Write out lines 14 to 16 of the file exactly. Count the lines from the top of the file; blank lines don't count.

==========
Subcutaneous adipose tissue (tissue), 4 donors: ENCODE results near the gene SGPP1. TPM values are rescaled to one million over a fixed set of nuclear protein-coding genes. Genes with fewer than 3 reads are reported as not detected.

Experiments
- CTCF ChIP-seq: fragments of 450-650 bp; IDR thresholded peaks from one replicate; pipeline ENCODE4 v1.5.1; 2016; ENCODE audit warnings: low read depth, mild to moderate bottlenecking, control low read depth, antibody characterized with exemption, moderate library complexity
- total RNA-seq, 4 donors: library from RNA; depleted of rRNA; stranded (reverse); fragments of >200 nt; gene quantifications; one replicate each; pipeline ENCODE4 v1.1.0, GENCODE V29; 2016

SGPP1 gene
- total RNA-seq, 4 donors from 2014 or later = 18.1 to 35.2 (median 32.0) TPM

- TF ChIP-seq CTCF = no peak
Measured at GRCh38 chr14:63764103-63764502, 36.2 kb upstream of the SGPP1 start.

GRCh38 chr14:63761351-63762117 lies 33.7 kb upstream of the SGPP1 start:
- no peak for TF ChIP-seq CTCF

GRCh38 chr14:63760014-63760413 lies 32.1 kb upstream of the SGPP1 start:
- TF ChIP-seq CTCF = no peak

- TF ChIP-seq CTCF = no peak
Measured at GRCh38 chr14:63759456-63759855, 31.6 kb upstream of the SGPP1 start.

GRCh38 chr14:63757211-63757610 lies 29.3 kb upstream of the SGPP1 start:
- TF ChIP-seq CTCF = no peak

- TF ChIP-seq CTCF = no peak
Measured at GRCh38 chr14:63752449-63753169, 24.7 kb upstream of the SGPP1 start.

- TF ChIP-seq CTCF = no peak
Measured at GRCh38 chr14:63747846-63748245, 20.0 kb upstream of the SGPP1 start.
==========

Measured at GRCh38 chr14:63759456-63759855, 31.6 kb upstream of the SGPP1 start.

GRCh38 chr14:63757211-63757610 lies 29.3 kb upstream of the SGPP1 start:
- TF ChIP-seq CTCF = no peak